Jñānanetra began a lineage which successfully preserved the transmission of awakening through at least nine generations, a rare feat in the history of spirituality. We can see the success of the transmission in the consistently high level of insight, intensity, joy, and gratitude in the poems of the Krama masters, which in my view are positively aflame with awakened consciousness.

Jñānanetra directly initiated seventeen disciples. He had three disciples who attained the full fruit of his transmission, all of them women. One of these three became his successor, the lineage-holder siddhā yoginī named Keyūravatī, informally yet respectfully known simply as “the Goddess K.” We have no written works credited to Keyūravatī, though some of the oral teachings of the Mahārtha tradition recorded in Old Kashmīrī may be hers. Additionally, it is our view that some of the dhāraṇās (centering techniques) taught in the scripture called Vijñāna-bhairava may derive from Keyūravatī. Reasons for this view will be mentioned below.

Keyūravatī’s successor was the author of our present text, a man named Vīranātha, a.k.a. Vāmanadatta, a.k.a. Hrasvanātha. He was highly placed in Kashmīrī society, being the Minister of War and Peace under King Yaśaskara in mid-tenth century Śrīnagara (then called Pravarapura). He wrote two short works that have come down to us, including the present one, which is titled The Bouquet of [Methods] for manifesting innate Awareness (Svabodhodaya-mañjarī). This exquisite meditation manual in 44 verses teaches a “new and easier method” (sukhopāya, a phrase that repeatedly characterizes the Mahārtha's teachings) for attaining the Joy of Awareness (bodhānanda).

The Tantrik techniques taught here are “easy” compared to the type of yoga taught by Patañjali in his Yoga-sūtra, which requires a level of renunciation and arduous practice that does not come naturally to those not suited to the monastic life (i.e., the majority). Vīranātha clarifies his project while explicitly setting himself against that earlier yoga of Patañjali, writing:

The nature of the mind is unstable, being indundated by the subliminal impressions arising from false mental constructs; realizing this, one sets out to dissolve it. This dissolution was taught by the ancients as occurring due to the yoga of renunciation and arduous practice.[iv] Here I will teach a dissolution that is [comparatively] effortless. (v. 11-12)

The focus of Vīranātha’s manual is the most perennial and ubiquitous theme in the whole literature of Yoga: how to achieve the dissolution (nirodha) of the everyday thinking mind in order to reveal a more essential level of our being, ordinarily obscured by our conditioned mental activity. It is a universal creed of yogic literature that the divine essence that is the source of the unconditioned joy-of-being which we all consciously or unconsciously seek is not something that needs to be obtained, achieved, or constructed. In fact, since it is our already existent real nature (sadbhāva), to experience it we need only remove that which veils it—the conditioned thinking mind. When this is done frequently enough, your sense of who you are re-orients to your deeper nature. When that re-orientation is complete, then it no longer matters whether the mind is present or not, since you no longer construct your sense of self on its basis.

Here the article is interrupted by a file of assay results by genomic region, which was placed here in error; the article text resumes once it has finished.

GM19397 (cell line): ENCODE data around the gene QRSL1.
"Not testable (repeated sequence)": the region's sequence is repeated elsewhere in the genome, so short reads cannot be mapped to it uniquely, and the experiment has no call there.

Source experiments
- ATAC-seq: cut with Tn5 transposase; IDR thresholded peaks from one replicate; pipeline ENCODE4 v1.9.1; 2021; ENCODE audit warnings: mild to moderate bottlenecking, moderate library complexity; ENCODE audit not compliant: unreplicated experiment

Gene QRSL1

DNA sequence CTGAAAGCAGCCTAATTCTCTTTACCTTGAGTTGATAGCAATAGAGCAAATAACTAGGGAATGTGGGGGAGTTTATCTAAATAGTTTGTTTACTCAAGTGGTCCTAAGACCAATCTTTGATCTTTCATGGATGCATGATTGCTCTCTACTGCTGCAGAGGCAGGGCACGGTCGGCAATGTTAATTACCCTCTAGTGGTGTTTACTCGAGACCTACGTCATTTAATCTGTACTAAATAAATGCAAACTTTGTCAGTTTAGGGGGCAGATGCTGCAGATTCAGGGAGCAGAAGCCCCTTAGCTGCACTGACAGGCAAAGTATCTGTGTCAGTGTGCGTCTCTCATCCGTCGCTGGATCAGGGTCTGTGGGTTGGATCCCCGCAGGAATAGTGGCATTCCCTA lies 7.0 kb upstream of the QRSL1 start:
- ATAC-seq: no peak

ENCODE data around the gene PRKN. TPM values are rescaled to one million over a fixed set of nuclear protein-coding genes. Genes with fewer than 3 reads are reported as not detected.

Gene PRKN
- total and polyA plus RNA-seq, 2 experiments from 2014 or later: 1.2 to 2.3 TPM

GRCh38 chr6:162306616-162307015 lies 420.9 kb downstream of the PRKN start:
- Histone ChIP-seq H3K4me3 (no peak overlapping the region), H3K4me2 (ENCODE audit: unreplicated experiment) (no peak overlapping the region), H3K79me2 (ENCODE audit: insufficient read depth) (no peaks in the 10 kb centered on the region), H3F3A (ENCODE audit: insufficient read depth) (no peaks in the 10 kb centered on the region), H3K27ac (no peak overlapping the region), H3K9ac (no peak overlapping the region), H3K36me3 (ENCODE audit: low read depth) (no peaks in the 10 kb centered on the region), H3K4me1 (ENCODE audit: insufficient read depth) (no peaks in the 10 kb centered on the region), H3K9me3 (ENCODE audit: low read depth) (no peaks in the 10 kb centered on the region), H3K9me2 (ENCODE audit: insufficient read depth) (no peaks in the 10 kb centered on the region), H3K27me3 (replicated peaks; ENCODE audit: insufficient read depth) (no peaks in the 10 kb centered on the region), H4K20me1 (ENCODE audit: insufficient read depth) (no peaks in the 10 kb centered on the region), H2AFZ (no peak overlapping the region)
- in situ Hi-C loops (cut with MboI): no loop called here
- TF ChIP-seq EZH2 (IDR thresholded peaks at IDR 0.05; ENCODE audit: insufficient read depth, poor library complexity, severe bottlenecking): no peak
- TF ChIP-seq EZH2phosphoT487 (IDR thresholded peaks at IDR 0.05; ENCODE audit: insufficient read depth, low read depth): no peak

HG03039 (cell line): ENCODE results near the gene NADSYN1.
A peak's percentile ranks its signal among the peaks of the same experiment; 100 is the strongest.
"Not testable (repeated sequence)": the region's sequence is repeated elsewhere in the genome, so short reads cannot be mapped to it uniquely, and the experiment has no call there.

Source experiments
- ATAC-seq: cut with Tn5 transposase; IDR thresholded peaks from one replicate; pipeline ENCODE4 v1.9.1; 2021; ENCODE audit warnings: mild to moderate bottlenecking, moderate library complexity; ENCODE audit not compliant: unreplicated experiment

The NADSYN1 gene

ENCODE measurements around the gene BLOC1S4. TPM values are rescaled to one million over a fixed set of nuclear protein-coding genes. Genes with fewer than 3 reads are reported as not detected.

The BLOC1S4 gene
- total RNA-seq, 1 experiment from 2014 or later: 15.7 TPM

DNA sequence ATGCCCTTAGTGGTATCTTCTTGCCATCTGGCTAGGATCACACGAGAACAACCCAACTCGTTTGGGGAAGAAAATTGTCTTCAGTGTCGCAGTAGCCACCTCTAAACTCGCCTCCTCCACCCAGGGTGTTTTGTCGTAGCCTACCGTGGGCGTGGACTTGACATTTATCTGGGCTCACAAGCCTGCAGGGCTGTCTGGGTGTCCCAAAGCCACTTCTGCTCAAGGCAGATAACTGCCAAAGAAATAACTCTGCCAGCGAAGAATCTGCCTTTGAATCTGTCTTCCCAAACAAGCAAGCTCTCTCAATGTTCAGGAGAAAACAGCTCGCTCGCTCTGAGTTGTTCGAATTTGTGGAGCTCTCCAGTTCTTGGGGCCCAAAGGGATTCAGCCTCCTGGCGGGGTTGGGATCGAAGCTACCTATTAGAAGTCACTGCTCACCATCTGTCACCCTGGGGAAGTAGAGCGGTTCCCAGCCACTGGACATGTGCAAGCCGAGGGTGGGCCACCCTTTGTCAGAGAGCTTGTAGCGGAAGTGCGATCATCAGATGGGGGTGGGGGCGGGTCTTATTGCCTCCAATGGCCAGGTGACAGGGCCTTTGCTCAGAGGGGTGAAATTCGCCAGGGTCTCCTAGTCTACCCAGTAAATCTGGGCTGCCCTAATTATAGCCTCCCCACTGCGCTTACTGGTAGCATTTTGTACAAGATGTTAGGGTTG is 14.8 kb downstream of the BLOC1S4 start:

Anyone familiar with modern cognitive psychology might object to this usage of the word “mind,” since of course in the broader modern sense of the word, the mind cannot ever disappear. But what Vīranātha and other yogic authors mean by “mind” (citta or manas) is the conditioned, reactive, inner commentator or narrator that most people cannot turn off at will, however much they may want to. “Mind” in this sense is a stream of discursive thought that articulates personal judgments of self and others on the basis of its programming, absorbed from the surrounding culture from a young age. It manifests not only these habitual thought-patterns that are frequently unnecessary and/or poorly suited to the reality of the present moment, but also their emotional correlates like greed, envy, self-righteousness, craving, and hatred.[v] These charged emotional states seem to reinforce the validity of the mental states that gave rise to them and cloud the clarity of one’s perception. There are more dimensions to the yogic understanding of the term “mind,” but this one is key. (It is for this reason that Alexis Sanderson translates citta as “contracted awareness” rather than “mind”.)

Vīranātha’s particular innovation is this: instead of the older method of cultivating distaste for one’s own body (Yoga-sūtra 2.40) and the sensual experiences that the mind becomes attached to, his uniquely Tantrik “easy method” was to allow oneself to become totally absorbed in a beautiful sensual object that naturally dissolves or fades away, like the sound of a gong or the taste of a sweet or the smell of a flower (refer again to Sanderson's quote near the top of this post). The more complete one’s absorption in the object, the more complete the dissolution of mind that can be achieved. The teacher’s two cues here are simple: first, focus even more intently on the sense-object than you usually do; and second, when the sense-object dissolves, instead of immediately looking for another object to engage with, or thinking about the one that has just dissolved, one must repose in the space of simple open tranquil awareness that immediately follows.